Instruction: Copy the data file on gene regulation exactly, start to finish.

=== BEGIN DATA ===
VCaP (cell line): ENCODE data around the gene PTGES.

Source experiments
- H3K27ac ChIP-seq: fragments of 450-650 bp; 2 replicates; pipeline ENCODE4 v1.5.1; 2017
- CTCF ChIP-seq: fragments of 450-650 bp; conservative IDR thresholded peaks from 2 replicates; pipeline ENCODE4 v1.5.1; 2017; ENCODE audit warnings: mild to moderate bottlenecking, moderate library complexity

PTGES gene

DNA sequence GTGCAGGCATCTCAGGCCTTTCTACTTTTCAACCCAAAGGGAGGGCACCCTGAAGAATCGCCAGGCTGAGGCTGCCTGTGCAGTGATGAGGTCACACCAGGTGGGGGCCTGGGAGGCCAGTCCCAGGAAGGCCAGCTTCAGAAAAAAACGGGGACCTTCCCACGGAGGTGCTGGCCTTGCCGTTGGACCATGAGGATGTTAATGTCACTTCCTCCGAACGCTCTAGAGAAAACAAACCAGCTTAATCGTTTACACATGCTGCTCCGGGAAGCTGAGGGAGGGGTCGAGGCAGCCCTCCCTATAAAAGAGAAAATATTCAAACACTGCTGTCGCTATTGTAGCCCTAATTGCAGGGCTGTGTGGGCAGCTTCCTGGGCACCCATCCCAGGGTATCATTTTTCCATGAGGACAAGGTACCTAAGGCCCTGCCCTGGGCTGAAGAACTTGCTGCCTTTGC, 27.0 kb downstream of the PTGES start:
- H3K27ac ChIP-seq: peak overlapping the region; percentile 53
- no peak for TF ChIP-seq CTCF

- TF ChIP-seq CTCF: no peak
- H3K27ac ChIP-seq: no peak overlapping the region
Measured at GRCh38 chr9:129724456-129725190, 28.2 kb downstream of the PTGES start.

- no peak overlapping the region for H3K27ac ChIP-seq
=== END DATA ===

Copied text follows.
VCaP (cell line): ENCODE data around the gene PTGES.

Source experiments
- H3K27ac ChIP-seq: fragments of 450-650 bp; 2 replicates; pipeline ENCODE4 v1.5.1; 2017
- CTCF ChIP-seq: fragments of 450-650 bp; conservative IDR thresholded peaks from 2 replicates; pipeline ENCODE4 v1.5.1; 2017; ENCODE audit warnings: mild to moderate bottlenecking, moderate library complexity

PTGES gene

DNA sequence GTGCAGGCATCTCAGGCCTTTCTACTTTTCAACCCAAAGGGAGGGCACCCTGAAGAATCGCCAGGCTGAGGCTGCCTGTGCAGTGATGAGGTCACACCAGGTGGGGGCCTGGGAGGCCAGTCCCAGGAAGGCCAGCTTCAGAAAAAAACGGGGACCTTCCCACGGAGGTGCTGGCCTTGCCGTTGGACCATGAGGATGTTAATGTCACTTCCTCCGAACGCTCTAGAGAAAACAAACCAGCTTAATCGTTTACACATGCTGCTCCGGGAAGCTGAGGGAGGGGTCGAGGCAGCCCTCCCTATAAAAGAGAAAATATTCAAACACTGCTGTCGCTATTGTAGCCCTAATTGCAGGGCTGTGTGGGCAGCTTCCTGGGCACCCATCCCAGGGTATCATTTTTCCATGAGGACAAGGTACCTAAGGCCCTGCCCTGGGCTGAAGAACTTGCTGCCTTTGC, 27.0 kb downstream of the PTGES start:
- H3K27ac ChIP-seq: peak overlapping the region; percentile 53
- no peak for TF ChIP-seq CTCF

- TF ChIP-seq CTCF: no peak
- H3K27ac ChIP-seq: no peak overlapping the region
Measured at GRCh38 chr9:129724456-129725190, 28.2 kb downstream of the PTGES start.

- no peak overlapping the region for H3K27ac ChIP-seq